Document Detail


Oximetry fails to predict acute mountain sickness or summit success during a rapid ascent to 5640 meters.
MedLine Citation:
PMID:  22656656     Owner:  NLM     Status:  In-Data-Review    
Abstract/OtherAbstract:
OBJECTIVE: The purpose of this study was to determine whether arterial oxygen saturation (Spo(2)) and heart rate (HR), as measured by a finger pulse oximeter on rapid arrival to 4260 m, could be predictive of acute mountain sickness (AMS) or summit success on a climb to 5640 m.
METHODS: Climbers (35.0 ± 10.1 years; 51 men, 5 women) were transported from 2650 m to the Piedra Grande hut at 4260 m on Pico de Orizaba within 2 hours. After a median time of 10 hours at the hut, they climbed toward the summit (5640 m) and returned, with a median trip time of 14 hours. The Lake Louise Self-Assessment Scale (LLSS) for AMS, HR, and Spo(2) were collected on arrival at the hut and repeated immediately before and after the climbers' summit attempts.
RESULTS: Average Spo(2) for all participants at 4260 m before their departure for the summit was 84.4% ± 3.7%. Thirty-seven of the 56 participants reached the summit, and 59% of all climbers met the criteria for AMS during the ascent. The Spo(2) was not significantly different between those who experienced AMS and those who did not (P = .82); neither was there a difference in Spo(2) between summiteers and nonsummiteers (P = .44). Climbers' HR just before the summit attempt was not related to AMS but was significantly lower for summiteers vs nonsummiteers (P = .04).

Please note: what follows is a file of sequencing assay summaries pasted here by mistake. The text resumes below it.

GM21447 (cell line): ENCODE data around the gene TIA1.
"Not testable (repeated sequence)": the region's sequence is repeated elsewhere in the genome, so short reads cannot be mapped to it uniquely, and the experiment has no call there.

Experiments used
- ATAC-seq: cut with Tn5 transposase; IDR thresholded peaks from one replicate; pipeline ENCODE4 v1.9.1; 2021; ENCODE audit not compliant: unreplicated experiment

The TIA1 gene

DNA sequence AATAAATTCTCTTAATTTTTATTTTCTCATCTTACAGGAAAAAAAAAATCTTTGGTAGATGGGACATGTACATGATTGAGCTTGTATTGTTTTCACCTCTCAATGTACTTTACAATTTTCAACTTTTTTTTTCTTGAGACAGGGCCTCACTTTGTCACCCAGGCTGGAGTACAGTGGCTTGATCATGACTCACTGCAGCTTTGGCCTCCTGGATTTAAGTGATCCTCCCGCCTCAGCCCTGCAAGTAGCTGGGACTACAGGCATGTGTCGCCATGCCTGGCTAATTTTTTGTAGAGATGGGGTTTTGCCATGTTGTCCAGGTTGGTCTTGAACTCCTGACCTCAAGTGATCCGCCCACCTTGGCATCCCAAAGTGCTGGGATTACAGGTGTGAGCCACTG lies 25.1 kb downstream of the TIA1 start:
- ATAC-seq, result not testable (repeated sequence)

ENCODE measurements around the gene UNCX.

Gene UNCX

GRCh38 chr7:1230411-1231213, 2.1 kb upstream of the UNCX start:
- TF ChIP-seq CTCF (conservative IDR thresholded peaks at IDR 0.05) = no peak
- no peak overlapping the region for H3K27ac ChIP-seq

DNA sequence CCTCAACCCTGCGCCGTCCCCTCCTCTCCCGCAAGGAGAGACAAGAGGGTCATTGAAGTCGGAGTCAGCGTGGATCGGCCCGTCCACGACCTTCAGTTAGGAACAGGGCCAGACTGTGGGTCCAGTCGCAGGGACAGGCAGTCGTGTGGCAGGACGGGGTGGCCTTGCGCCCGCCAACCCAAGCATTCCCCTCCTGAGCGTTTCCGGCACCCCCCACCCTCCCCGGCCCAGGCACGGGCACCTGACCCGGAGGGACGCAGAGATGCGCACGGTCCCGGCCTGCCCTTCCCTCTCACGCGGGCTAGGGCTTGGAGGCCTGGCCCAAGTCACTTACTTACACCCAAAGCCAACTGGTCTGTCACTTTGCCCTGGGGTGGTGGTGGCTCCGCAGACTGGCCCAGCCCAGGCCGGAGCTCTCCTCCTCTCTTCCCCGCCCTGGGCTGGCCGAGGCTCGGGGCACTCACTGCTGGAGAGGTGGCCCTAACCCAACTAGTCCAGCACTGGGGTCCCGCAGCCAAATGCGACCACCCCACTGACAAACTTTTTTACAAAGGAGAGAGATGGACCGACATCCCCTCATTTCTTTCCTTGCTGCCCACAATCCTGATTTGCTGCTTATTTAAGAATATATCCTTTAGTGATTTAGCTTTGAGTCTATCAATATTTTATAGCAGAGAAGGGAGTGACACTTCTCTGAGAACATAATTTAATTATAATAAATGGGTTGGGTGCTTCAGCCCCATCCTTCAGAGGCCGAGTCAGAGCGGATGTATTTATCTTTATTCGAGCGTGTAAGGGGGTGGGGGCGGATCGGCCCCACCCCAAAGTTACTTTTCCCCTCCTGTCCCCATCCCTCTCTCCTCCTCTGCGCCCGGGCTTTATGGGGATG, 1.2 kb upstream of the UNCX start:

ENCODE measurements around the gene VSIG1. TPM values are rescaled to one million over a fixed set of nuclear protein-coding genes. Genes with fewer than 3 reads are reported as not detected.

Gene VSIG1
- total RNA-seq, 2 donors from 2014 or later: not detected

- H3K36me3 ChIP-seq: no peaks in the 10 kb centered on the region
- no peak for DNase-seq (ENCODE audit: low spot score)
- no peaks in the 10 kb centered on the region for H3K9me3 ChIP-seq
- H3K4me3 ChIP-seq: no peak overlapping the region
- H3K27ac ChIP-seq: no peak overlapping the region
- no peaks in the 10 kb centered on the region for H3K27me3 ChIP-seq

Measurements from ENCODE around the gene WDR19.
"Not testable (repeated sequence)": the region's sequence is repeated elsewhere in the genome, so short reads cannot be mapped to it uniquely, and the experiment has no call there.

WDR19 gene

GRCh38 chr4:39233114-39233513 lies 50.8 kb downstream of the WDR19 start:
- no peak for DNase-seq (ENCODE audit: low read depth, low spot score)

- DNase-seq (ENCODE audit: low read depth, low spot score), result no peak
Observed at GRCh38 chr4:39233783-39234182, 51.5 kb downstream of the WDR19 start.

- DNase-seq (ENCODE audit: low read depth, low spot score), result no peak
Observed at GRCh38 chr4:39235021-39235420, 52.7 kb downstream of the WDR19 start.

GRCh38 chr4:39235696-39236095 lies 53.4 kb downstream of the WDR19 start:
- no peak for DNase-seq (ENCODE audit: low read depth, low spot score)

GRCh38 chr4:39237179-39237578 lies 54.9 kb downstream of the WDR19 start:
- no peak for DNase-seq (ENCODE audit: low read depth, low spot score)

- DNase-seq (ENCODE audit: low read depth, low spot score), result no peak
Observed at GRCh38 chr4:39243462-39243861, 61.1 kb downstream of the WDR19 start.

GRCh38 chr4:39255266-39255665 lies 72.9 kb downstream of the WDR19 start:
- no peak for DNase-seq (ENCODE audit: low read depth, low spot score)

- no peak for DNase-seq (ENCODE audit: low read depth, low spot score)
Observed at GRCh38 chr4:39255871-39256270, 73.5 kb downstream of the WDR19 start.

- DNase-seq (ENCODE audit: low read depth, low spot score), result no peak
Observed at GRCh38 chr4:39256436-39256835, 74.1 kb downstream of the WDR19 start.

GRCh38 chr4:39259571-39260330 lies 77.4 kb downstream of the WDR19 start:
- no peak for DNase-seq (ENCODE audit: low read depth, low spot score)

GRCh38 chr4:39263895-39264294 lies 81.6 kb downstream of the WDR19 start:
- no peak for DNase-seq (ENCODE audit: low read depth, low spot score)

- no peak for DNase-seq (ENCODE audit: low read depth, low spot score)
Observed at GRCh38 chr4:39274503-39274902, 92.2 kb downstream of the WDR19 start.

CONCLUSIONS: The Spo(2) does not appear to be predictive of AMS or summit success during rapid ascents.
Authors:
Dale R Wagner; Jonathan R Knott; Jack P Fry
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Publication Detail:
Type:  Journal Article    
Journal Detail:
Title:  Wilderness & environmental medicine     Volume:  23     ISSN:  1545-1534     ISO Abbreviation:  Wilderness Environ Med     Publication Date:  2012 Jun 
Date Detail:
Created Date:  2012-06-04     Completed Date:  -     Revised Date:  -    
Medline Journal Info:
Nlm Unique ID:  9505185     Medline TA:  Wilderness Environ Med     Country:  United States    
Other Details:
Languages:  eng     Pagination:  114-21     Citation Subset:  IM    
Copyright Information:
Copyright © 2012 Wilderness Medical Society. Published by Elsevier Inc. All rights reserved.
Affiliation:
Human Movement Science Program, HPER Department, Utah State University, Logan, UT.
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